Hulu announced Tuesday it is expanding its deal with Viacom — becoming the exclusive streaming home to several more Comedy Central and MTV shows, including Emmy-winning “Inside Amy Schumer” and “Broad City.”
Under the pact, Hulu becomes the exclusive SVOD home to past and future seasons of Comedy Central’s “Inside Amy Schumer,” “Broad City,” “Drunk History” and “Key & Peele,” as well as MTV series “Faking It” and “Finding Carter.”
The deal also expands the streaming service’s catalog of exclusive Nickelodeon content. The deal adds “Teenage Mutant Ninja Turtles, “ “Sanjay and Crag,” “Breadwinners” and “Rabbids Invasion” and more to the library. Older Nickelodeon kid series such as “Doug” and “Rugrats” will also be added to the service for the first time.
The Hulu-Viacom pact expands on the original deal that began in 2011 that brought full episodes of Comedy Central’s “The Daily Show with Jon Stewart,” now with “The Daily Show with Trevor Noah”; and “The Colbert Report,” now “The Nightly Show with Larry Wilmore,” to the service the day after they aired. Rights to stream the new iterations have been renewed.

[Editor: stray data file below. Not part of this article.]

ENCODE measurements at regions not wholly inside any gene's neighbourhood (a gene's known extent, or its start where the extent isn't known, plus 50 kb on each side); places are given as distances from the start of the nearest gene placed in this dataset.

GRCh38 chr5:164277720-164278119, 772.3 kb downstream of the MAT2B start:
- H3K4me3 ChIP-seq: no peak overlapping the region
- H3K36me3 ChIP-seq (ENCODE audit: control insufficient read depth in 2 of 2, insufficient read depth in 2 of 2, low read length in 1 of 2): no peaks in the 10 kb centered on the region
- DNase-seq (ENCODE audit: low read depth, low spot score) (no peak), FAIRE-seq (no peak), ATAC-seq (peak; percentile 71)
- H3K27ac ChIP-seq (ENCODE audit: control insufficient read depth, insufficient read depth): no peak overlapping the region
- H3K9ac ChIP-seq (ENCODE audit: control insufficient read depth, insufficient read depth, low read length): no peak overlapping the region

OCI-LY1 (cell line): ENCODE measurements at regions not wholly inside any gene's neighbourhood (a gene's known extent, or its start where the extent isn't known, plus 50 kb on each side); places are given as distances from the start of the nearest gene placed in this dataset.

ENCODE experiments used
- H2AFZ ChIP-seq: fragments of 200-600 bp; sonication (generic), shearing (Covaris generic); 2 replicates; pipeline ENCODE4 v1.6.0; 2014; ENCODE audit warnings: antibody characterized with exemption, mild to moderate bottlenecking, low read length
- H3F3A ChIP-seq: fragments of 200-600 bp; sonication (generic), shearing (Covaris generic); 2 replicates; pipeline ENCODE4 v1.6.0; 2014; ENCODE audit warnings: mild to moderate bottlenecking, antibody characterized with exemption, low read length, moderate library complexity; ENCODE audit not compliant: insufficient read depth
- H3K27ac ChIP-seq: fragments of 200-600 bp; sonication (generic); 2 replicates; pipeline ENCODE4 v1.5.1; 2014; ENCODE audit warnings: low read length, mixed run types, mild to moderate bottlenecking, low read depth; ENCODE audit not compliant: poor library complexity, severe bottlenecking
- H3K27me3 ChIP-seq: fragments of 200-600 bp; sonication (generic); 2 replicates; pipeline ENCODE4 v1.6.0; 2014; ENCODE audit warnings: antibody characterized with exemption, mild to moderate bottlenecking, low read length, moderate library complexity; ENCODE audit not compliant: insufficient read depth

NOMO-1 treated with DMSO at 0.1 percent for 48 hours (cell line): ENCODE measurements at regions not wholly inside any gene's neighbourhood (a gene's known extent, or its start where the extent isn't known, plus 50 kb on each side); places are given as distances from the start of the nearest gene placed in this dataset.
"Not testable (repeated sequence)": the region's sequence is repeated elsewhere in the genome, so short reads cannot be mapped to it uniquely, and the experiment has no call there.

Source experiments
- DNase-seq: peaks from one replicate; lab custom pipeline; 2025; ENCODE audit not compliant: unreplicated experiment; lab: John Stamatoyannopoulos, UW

“Today, we are not only extending our deal, but we are adding more premium content than ever from their popular family of networks,” said Hulu Chief Executive Mike Hopkins in a statement.
Viacom President and Chief Executive Philippe Dauman added: “We are thrilled to be expanding our successful relationship with Hulu as they continue to build an even bigger and better service for subscribers and our passionate viewers.”
The new additions will be available to Hulu subscribers via their two paid plans: the $7.99 monthly plan with ads or the $11.99 monthly plan with limited ads.
Last year, Hulu — a joint venture of Disney, 21st Century Fox and Comcast’s NBCUniversal — expanded its pact with Viacom to acquire non-exclusive streaming rights to full seasons of Comedy Central programming, a list that included “Inside Amy Schumer” and “Key & Peele.” That same deal also put a number of classic Nickelodeon shows (“The Ren & Stimpy Show” and “Hey Arnold!” among others) on Hulu’s roster.
In the increasingly competitive streaming world, exclusive SVOD rights are highly coveted. Competitor Amazon also has a deal with Viacom that gives the streamer exclusive SVOD rights to certain Nickelodeon, MTV and Comedy Central shows not a part of the Hulu pact.
Hulu’s expanded Viacom partnership lands just over a month after the service swooped in and nabbed a deal with Epix, which is a joint venture of Paramount Pictures (owned by Viacom), Lionsgate and MGM, after the premium channel’s deal with Netflix expired.
I tweet about TV (and other things) here: @villarrealy